Implementation science links research with real-world practice to improve health

October 3, 2012 by Steve Tokar

Why do medical research findings often fail to reach the people who could benefit from them most? And why are health programs proven to work in one setting frequently unable to achieve success in other places?

These and other questions are the focus of "implementation science," a field of study that addresses the wide-ranging challenges of translating research knowledge into real-life practice.

"Implementation science is a relatively new way of describing efforts to improve health by taking advantage of proven — though often underutilized —  and thoughtfully and creatively applying them for general use," said Ralph Gonzales, MD, a professor in the UCSF School of Medicine and director of the Implementation Science (ImS) program at the University's Clinical and Translational Science Institute (CTSI).

In practice, implementation science covers diverse activities, including working to change behaviors such as ensuring that clinicians wash their hands regularly, improving care in hospital delivery rooms, and collaborating with community groups to promote through youth-focused activities, said Margaret Handley, PhD, MPH, co-director of the ImS program. It also may focus on research in environments defined by complex variables, such as tracking and treating tuberculosis in developing countries, helping women make informed decisions about , or linking with community-engaged research.

According to Gonzales, as more researchers learn about implementation science, it's not uncommon to hear comments like, "Haven't researchers been doing this all along in areas such as applied science and public health?"

Implementation Science is Inherently Multidisciplinary

There's more to implementation science, he said. ImS applies theories and principles from diverse fields—economics, behavioral and social sciences, public health, marketing, public policy—and is inherently multidisciplinary. For researchers with years of training in a medical specialty, collaborating with diverse colleagues is not as common, nor as simple, as people might think. 

Recognizing that ImS is a key component of translational research, which is ultimately focused on improving health, Gonzales and his team at CTSI are leveraging training and community-building to bridge the gap.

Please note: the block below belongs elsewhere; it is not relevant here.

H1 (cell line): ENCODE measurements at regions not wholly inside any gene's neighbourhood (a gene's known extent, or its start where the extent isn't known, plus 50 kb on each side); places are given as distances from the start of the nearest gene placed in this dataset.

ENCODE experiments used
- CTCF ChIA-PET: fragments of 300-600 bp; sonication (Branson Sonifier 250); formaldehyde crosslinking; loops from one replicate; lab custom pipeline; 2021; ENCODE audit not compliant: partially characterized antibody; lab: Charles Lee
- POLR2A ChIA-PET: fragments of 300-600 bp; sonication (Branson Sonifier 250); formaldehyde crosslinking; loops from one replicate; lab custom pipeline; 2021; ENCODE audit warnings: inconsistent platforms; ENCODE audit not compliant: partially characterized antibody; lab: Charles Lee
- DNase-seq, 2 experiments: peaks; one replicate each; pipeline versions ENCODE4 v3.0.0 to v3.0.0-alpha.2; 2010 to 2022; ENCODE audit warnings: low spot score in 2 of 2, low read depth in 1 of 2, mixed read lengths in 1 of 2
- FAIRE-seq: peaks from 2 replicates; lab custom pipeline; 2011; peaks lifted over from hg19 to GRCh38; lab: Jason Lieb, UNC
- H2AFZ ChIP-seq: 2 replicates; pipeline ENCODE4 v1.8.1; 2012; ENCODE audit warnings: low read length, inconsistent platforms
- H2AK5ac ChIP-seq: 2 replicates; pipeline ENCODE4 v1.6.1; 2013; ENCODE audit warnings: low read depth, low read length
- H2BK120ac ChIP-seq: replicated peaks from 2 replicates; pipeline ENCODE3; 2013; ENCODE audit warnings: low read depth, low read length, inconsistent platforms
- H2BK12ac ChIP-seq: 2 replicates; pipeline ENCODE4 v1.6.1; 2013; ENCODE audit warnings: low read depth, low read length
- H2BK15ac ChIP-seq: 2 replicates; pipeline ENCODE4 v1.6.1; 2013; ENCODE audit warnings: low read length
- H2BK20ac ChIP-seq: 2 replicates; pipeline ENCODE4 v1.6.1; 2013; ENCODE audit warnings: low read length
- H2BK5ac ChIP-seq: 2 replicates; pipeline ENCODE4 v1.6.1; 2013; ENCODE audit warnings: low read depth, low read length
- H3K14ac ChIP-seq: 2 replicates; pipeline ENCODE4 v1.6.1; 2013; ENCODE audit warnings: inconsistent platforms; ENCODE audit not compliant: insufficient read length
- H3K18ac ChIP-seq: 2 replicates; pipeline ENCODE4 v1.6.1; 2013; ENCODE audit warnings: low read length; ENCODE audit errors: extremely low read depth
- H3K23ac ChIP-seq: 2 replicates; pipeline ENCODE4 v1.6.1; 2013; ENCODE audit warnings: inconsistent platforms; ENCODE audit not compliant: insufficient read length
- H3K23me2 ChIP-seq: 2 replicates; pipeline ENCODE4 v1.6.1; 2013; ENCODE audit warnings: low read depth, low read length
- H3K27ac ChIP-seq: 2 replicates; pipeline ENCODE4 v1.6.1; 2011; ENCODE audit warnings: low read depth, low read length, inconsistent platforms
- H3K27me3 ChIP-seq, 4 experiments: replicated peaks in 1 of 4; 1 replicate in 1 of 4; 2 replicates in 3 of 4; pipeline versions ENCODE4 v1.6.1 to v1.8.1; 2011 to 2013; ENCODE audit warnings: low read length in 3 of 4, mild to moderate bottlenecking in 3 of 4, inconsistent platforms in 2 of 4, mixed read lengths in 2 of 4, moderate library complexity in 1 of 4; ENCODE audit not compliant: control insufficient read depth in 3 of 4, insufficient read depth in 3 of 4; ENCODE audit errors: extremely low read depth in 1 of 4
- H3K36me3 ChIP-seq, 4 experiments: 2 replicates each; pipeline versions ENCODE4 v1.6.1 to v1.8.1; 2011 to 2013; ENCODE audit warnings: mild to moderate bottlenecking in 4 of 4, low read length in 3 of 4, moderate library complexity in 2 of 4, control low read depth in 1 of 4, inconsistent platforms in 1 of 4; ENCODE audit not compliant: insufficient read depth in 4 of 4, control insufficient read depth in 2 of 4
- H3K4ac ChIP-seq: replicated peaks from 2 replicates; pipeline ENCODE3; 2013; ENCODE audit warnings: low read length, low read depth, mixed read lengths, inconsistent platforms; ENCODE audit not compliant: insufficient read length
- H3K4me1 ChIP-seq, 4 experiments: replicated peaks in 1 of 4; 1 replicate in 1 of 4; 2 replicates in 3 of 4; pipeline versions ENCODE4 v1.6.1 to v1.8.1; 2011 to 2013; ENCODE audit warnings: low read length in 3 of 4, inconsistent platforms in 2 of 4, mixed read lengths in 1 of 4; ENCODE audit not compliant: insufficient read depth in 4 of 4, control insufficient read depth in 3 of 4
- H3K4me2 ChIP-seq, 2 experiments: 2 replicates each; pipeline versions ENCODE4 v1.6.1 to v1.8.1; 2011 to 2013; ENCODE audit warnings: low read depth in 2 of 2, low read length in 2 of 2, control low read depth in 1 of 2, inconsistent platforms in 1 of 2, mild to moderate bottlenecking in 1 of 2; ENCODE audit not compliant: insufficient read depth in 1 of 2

"Training offers researchers the tools, skills and strategies needed to address important contextual factors—including human practices, not all of which are rational or easily predictable—that may be limiting the widespread use of a proven intervention or preventing a project from being sustainable," said Sara Ackerman, PhD, MPH, a medical anthropologist and the ImS program coordinator.

The goal is to train researchers to ask the right questions and design interventions that are relevant and acceptable to their audience — whether at the level of individuals, communities, institutions, or policies, she added.

Implementation science training and support opportunities include a one-year, part-time certificate program and a master's degree program in clinical research with an ImS track. Both are offered through the Training in Clinical Research (TICR) program. In addition, the CTSI Consultation Services program offers expert advice in implementation science methods and principles from UCSF faculty.

Building an Implementation Science Community at UCSF

"Implementation science is a growing discipline, and it's exciting to be pulling together a diverse community of researchers," said Handley, who also is a public health-trained epidemiologist and associate adjunct professor in the UCSF School of Medicine. "There are great lessons to be learned from those with a wide range of experience, including thinking about touch points and opportunities for collaboration earlier in the research process. At UCSF, we're helping investigators develop a skill set early in their careers so that they can come to good ideas more quickly."  

However, she said, there are researchers and clinicians engaged in implementation science-type projects at UCSF who aren't even aware of it, or they have misconceptions such as the belief that the National Institutes of Health (NIH) doesn't fund this type of research. With that in mind, an effort is underway to build a community of like-minded scientists to dispel myths, promote and support interdisciplinary collaborations, and help direct investigators to funding opportunities.